Every week, millions of viewers tune in to watch the latest political machinations and swashbuckling adventures on the HBO fantasy drama “Game of Thrones.”
According to the network, “Thrones” is now the most popular show aired by HBO, passing its previous pop culture touchstones such as “The Sopranos” and “Sex and the City.” The show has also garnered critical acclaim, with the program picking up the best drama Emmy in 2015, becoming the first fantasy show to receive the honor.
If our media is a mirror, what does the show’s popularity say about TV watchers?
“Thrones” is based on the “Song of Ice and Fire” novels by George R.R. Martin, the first of which was published in 1996. To attempt even a short summary of the show, which is famous for its cast of dozens and complicated plotlines, would test your patience, but suffice to say it centers on the fantasy world of Westeros and the various characters who get caught up in the battle to rule the kingdom.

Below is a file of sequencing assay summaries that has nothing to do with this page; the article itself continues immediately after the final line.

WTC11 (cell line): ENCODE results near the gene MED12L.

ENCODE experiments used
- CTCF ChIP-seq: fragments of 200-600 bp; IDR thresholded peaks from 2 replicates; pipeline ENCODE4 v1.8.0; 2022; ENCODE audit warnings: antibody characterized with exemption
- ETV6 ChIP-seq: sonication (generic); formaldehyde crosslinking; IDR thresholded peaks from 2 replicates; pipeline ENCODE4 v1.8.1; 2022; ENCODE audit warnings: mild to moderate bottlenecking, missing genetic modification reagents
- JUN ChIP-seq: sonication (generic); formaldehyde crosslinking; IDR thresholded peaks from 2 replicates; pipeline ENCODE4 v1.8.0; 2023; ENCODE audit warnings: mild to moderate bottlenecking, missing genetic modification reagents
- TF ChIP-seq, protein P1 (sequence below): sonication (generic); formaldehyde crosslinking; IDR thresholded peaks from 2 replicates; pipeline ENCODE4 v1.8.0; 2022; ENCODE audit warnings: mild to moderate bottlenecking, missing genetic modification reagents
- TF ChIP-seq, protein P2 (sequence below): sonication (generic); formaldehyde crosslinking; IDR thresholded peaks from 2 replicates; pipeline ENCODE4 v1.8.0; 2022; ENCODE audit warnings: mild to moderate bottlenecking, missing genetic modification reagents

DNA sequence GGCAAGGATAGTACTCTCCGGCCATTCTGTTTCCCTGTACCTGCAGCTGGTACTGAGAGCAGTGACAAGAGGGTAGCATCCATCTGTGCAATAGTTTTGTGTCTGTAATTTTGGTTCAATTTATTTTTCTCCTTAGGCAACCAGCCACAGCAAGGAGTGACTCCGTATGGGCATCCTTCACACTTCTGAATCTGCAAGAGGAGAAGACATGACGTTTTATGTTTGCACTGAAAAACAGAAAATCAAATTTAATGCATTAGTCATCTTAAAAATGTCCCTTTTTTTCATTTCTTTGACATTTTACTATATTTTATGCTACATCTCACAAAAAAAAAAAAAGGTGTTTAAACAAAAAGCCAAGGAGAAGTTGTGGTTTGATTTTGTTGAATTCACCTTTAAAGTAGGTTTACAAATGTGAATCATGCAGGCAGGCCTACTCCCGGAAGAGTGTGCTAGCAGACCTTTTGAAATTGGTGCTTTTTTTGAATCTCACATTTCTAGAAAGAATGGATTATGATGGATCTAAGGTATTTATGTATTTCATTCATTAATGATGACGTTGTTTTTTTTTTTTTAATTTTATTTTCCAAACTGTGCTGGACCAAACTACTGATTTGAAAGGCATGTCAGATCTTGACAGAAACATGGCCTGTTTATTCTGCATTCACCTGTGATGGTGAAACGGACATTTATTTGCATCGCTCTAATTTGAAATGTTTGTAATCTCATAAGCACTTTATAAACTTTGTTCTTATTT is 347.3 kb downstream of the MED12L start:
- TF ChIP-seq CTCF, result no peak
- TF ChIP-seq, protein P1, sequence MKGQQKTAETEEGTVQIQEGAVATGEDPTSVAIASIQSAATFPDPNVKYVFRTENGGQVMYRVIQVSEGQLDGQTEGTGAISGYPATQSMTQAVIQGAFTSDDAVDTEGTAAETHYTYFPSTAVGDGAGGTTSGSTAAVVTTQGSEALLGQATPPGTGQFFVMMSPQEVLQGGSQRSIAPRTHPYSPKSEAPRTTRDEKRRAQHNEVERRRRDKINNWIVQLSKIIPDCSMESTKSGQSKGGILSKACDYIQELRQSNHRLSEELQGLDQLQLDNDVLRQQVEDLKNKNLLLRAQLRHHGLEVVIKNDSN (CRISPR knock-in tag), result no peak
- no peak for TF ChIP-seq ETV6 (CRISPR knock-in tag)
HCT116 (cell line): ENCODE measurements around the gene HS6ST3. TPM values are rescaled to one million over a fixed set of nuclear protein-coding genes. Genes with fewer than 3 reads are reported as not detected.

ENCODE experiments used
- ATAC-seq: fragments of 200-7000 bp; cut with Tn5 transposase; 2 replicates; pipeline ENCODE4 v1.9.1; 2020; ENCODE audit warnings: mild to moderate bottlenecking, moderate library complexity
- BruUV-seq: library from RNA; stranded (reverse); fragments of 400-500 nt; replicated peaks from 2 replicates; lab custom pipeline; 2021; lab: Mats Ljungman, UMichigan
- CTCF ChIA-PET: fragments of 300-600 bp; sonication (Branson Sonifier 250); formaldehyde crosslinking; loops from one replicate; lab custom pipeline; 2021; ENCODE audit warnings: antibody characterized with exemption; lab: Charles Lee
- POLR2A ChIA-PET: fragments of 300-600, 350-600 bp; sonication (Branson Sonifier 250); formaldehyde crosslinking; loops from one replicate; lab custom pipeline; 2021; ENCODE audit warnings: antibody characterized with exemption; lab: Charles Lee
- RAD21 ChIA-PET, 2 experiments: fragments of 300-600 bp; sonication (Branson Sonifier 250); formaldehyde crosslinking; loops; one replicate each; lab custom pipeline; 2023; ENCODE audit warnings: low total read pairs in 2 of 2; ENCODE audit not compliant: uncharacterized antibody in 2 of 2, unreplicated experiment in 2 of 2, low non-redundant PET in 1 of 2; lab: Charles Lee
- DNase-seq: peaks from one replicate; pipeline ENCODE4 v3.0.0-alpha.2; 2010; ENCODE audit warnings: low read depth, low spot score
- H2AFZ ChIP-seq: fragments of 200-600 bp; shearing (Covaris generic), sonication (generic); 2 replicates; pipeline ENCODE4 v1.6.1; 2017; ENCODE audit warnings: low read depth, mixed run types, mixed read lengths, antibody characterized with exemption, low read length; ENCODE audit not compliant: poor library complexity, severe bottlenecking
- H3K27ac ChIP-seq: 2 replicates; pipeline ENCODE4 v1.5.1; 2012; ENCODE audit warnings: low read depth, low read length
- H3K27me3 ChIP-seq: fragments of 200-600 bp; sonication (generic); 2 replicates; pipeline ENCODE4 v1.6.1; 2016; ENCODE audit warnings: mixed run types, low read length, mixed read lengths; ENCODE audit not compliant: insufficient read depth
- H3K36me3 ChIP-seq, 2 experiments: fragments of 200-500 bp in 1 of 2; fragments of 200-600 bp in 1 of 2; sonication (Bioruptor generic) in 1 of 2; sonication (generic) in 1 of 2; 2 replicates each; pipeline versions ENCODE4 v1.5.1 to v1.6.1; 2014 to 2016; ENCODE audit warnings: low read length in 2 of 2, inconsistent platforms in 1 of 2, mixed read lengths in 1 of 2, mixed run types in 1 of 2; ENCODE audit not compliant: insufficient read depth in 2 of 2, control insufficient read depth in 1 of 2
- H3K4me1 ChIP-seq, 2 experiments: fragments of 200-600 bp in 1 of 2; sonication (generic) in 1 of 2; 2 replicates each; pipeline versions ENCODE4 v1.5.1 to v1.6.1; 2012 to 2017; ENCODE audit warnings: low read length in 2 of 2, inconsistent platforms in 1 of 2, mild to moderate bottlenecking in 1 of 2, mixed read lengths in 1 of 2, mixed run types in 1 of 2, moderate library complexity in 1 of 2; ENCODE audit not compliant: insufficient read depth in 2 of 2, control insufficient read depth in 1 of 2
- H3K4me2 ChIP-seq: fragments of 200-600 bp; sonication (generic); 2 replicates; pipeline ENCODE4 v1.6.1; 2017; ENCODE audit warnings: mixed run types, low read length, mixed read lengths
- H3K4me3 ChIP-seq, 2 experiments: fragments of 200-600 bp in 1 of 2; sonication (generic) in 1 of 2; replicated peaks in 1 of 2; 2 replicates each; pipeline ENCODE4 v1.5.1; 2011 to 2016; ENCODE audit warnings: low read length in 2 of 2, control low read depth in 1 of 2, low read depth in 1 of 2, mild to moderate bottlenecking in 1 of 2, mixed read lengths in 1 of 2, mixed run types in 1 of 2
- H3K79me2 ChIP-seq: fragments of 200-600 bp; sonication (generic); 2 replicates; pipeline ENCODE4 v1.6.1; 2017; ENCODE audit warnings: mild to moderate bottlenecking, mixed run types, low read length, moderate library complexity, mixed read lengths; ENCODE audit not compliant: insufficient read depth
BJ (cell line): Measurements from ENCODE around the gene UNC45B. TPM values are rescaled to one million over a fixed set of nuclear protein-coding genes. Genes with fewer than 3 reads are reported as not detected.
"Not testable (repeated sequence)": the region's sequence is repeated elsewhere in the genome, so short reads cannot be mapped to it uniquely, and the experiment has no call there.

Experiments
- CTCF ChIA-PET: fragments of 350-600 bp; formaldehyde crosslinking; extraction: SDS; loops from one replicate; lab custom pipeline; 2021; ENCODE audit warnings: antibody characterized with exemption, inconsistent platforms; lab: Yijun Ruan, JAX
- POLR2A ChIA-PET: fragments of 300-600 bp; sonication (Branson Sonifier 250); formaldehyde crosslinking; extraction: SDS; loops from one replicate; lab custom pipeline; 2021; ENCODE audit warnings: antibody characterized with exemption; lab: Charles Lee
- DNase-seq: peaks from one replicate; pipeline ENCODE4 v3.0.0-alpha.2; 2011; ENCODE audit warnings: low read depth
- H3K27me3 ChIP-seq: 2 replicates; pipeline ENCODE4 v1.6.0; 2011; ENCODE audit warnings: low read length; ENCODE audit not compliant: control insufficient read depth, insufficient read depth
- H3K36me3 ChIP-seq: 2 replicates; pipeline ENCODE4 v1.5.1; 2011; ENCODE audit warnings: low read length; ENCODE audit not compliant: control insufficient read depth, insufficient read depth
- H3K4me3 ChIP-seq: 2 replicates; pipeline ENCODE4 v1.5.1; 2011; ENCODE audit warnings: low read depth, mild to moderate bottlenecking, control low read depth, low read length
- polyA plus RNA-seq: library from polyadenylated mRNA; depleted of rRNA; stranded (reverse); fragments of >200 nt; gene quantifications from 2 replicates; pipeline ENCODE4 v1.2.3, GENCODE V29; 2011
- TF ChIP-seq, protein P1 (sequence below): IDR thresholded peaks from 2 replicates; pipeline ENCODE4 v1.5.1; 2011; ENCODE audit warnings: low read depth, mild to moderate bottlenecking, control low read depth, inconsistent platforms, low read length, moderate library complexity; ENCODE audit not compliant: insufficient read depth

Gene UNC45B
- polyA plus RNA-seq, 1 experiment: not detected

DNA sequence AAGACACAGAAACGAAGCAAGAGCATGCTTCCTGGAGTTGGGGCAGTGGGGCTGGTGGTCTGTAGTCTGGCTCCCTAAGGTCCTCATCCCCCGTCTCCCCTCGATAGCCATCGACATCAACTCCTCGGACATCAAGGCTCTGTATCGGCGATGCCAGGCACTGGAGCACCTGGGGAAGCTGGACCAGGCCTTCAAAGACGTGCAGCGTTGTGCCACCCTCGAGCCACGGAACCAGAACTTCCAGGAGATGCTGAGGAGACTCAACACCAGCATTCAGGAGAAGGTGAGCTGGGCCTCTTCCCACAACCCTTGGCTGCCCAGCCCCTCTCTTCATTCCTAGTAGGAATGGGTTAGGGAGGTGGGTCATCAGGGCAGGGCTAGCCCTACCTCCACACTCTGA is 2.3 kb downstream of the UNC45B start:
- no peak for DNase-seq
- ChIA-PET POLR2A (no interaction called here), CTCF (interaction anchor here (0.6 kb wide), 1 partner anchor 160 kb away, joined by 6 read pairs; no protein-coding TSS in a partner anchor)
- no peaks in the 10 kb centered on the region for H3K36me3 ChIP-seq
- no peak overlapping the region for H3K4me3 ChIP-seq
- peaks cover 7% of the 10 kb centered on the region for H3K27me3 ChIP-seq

The TV version of the story debuted in 2011 and ratings have grown since, with almost every season premiere drawing more viewers than the premiere before it. For some shows, a sixth season (begun on April 24) represents a program past its heyday. But when it comes to "Thrones," Robert Thompson, director of the Bleier Center for Television and Popular Culture at Syracuse University’s Newhouse School, says, “It's burning brightly. It's six seasons [in] and stronger than ever.”
The program is famous for its dark content, where choices are often portrayed in shades of gray and even the seemingly good characters occasionally act in morally dubious ways. The dark themes of the show and morally ambiguous characters are echoed in many acclaimed shows of recent decades, from HBO’s own “Sopranos” to recent successes like AMC’s “Mad Men” and “Breaking Bad.”